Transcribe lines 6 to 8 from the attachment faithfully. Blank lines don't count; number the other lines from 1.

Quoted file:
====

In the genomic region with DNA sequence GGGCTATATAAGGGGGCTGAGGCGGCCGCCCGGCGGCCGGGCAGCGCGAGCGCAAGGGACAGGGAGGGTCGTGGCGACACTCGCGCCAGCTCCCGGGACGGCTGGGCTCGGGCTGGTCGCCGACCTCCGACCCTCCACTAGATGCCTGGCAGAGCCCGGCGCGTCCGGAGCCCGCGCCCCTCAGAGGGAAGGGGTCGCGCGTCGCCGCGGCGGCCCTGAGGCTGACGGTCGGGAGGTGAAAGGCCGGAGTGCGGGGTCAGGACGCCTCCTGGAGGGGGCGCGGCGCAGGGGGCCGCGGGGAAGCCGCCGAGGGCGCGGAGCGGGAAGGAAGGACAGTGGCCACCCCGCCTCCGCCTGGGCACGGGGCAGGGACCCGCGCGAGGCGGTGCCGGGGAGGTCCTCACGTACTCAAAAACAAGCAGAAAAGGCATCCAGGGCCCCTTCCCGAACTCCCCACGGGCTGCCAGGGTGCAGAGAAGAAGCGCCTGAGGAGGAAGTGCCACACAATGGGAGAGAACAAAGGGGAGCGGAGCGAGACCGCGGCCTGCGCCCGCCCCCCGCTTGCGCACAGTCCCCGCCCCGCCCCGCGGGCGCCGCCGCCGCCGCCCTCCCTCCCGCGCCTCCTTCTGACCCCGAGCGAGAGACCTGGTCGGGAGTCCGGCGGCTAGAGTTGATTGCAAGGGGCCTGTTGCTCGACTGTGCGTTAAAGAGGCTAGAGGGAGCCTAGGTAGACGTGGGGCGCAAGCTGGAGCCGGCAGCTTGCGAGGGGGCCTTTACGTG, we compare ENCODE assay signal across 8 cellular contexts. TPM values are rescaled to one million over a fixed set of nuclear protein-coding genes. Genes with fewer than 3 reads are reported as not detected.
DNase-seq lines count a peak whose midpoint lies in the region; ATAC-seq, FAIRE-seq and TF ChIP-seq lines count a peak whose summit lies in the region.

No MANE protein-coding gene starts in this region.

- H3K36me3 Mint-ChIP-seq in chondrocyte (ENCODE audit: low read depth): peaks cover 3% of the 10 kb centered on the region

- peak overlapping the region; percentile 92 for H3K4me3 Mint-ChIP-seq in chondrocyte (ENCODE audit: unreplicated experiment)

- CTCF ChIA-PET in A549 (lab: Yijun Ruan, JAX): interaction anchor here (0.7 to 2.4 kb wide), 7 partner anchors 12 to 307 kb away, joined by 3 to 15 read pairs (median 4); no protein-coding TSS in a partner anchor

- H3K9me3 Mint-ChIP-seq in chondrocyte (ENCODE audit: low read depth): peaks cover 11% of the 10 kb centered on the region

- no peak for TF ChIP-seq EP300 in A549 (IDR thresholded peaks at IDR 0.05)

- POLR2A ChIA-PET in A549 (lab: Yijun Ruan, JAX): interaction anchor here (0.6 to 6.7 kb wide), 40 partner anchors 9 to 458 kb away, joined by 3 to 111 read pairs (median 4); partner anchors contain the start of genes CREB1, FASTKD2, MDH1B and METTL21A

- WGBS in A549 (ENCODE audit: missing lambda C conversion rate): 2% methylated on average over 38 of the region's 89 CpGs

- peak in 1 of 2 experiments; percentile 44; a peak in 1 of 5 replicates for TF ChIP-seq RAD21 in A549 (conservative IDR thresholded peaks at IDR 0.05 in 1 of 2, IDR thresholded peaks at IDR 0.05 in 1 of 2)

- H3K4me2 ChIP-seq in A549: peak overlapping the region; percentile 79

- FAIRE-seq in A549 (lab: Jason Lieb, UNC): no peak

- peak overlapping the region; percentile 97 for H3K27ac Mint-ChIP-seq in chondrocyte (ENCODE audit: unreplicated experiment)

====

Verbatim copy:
- CTCF ChIA-PET in A549 (lab: Yijun Ruan, JAX): interaction anchor here (0.7 to 2.4 kb wide), 7 partner anchors 12 to 307 kb away, joined by 3 to 15 read pairs (median 4); no protein-coding TSS in a partner anchor

- H3K9me3 Mint-ChIP-seq in chondrocyte (ENCODE audit: low read depth): peaks cover 11% of the 10 kb centered on the region

- no peak for TF ChIP-seq EP300 in A549 (IDR thresholded peaks at IDR 0.05)